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I am aware that in vim I can often repeat a command by simply adding a number in front of it. For example, one can delete 5 lines by:

5dd

It's also often possible to specify a range of lines to apply a command to, for example

:10,20s:hello:goodbye:gc

How can I perform a 'vertical edit'? I'd like to, for example, insert a particular symbol, say a comma, at the beggining (skipping whitespace, i.e. what you'd get if you types a comma after Shift-I in command mode) of every line in a given range. How can this be achieved (without resorting to down-period-down-period-down-period)?

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8 Answers 8

up vote 41 down vote accepted

:10,20s/^/,/

Or use a macro, record with

q a i , ESC j h q

use with

@ a

Explanation: 'q a' starts recording a macro to register 'a', 'q' ends recording. There are registers 'a' to 'z' available for this.

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Thanks. What if i wanted the equivalent of a shift-i? That is, skipping over the initial whitespace? –  saffsd Dec 10 '08 at 12:49
    
:s/^(\s*)/\1,/ –  Svante Dec 10 '08 at 12:56
    
Explanation: ^\(\s*\) captures initial whitespace and saves it into a register, which you can then read with \1. –  Svante Dec 10 '08 at 12:59

Ctrl-Shift-V enters visual mode blockwise. You can then move (HJKL-wise, as normal), and if you want to insert something on multiple lines, use I.

So for the text:

abc123abc
def456def
ghi789ghi

if you hit Ctrl-V with your cursor over the 1, hit j twice to go down two columns, then Shift-I,ESC , your text would look like this:

abc,123abc
def,456def
ghi,789ghi

(the multi-line insert has a little lag, and won't render until AFTER you hit ESC).

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1  
Nice. Ctrl-V means uppercase, by the way, you could say Ctrl-Shift-v –  Svante Dec 10 '08 at 14:05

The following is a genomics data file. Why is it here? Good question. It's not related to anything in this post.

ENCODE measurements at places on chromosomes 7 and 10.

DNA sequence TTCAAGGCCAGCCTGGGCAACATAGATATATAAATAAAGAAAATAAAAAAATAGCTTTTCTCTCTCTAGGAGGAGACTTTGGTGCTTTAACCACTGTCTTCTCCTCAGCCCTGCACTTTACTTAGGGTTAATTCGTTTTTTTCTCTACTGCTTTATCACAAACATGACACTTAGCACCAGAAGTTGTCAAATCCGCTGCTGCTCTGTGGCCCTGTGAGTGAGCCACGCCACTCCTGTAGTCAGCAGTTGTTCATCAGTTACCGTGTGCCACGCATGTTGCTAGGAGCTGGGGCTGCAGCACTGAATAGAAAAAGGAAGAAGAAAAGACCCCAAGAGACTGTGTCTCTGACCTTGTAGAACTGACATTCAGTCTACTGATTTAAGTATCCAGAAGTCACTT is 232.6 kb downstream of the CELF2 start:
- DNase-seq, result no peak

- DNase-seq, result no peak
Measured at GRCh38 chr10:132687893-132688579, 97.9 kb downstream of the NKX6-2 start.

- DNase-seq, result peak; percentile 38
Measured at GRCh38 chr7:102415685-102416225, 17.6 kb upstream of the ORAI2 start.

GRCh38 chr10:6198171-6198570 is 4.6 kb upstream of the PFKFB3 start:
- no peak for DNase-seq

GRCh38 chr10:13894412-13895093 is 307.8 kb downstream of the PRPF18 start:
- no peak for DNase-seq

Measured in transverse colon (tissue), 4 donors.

5  
actually, it's either CTRL-v or CTRL-V. Vim is case-insensitive for CTRL- codes (see :help CTRL-{char}). –  rampion Dec 10 '08 at 21:37
2  
after searching a bit of why this method wasn't working is because it uses a capital I (shift-i) instead of i (also, it was only ctrl-v, as ctrl-shift-v moved me to the end) –  Willyfrog Jan 9 '12 at 16:36

That's what the :norm(al) command is for:

:10,20 normal I,
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If you are already using the '.' to repeat your last command a lot, then I found this to be the most convenient solution so far. It allows you to repeat your last command on each line of a visual block by using

" allow the . to execute once for each line of a visual selection
vnoremap . :normal .<CR>
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very cool THANK YOU! –  Casey Nov 29 '12 at 2:31
    
This is helpful but also limited as the . operates line wise in visual mode. I think the visual mode in this case can sometimes be convenient to select a line range. But commands and macros are more flexible and powerful in this case. –  Bohr Oct 2 '13 at 2:12

I think the easiest is to record a macro, and then repeat the macro as many times as you want. For example to add a comma at the start of every line, you type:

q a I , ESC j q

to repeat that 5 times, you enter

5 @ a
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I believe the easiest way to do this is

1) record a macro for one line, call it 'a'; in this case one types

q a I , ESC j q

2) select the block of lines that you want to apply the macro to

3) use the 'norm' function to execute macro 'a' over this block of lines, i.e.,

:'<,'>norm@a
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I use block visual mode. This allows you to perform inserts/edits across multiple lines (aka 'vertical edits').

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Apart from the macros, as already answered, for the specific case of inserting a comma in a range of lines (say from line 10 to 20), you might do something like:

:10,20s/\(.*\)/,\1

That is, you can create a numbered group match with \( and \), and use \1 in the replacement string to say "replace with the contents of the match".

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